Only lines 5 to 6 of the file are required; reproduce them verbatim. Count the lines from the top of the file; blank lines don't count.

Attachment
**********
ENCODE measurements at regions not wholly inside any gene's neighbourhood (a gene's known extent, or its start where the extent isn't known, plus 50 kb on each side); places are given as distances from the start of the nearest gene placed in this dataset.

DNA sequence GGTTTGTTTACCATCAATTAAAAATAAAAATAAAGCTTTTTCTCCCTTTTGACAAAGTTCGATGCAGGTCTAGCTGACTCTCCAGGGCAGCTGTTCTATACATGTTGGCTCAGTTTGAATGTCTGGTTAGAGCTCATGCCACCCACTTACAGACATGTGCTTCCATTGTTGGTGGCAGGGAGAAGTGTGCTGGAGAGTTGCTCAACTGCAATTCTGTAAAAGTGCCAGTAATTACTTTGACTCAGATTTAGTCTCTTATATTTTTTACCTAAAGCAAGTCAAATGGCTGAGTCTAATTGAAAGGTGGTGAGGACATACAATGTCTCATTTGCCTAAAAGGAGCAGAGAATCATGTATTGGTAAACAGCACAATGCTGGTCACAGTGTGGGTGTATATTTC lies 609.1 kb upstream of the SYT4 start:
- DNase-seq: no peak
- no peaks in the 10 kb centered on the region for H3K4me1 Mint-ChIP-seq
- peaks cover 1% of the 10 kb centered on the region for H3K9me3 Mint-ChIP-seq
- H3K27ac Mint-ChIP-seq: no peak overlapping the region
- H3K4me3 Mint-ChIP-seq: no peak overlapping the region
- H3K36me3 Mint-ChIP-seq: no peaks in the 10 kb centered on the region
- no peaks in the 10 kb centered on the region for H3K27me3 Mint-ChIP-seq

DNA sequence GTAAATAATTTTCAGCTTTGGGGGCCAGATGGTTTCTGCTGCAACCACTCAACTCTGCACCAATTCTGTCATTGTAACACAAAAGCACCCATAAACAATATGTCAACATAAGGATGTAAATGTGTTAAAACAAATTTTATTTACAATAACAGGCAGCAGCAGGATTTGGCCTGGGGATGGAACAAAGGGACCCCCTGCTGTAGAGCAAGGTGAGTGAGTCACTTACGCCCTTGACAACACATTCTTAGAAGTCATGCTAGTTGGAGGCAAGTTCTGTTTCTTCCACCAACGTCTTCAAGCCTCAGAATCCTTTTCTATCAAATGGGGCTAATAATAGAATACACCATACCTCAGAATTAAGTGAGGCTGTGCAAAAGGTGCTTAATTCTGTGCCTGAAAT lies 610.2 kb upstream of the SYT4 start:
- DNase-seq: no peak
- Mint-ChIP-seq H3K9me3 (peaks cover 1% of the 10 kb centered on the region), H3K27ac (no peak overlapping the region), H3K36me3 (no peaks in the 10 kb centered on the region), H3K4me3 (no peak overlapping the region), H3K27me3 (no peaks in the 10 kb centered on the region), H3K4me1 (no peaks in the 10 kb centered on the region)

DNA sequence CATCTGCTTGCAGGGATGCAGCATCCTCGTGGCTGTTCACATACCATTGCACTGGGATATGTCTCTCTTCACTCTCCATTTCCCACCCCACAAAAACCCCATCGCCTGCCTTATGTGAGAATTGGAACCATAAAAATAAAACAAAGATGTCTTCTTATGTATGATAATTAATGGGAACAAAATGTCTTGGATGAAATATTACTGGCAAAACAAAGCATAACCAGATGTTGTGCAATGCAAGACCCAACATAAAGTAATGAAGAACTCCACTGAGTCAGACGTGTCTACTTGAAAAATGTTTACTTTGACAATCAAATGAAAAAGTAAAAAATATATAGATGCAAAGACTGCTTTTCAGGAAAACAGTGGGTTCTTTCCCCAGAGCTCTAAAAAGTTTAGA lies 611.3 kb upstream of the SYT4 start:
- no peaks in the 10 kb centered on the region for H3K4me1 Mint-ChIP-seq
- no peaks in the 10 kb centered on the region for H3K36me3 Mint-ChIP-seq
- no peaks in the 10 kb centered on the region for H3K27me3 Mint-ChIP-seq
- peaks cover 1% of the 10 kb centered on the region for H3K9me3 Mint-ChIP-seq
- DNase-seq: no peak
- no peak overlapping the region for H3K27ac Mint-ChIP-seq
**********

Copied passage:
- peaks cover 1% of the 10 kb centered on the region for H3K9me3 Mint-ChIP-seq
- H3K27ac Mint-ChIP-seq: no peak overlapping the region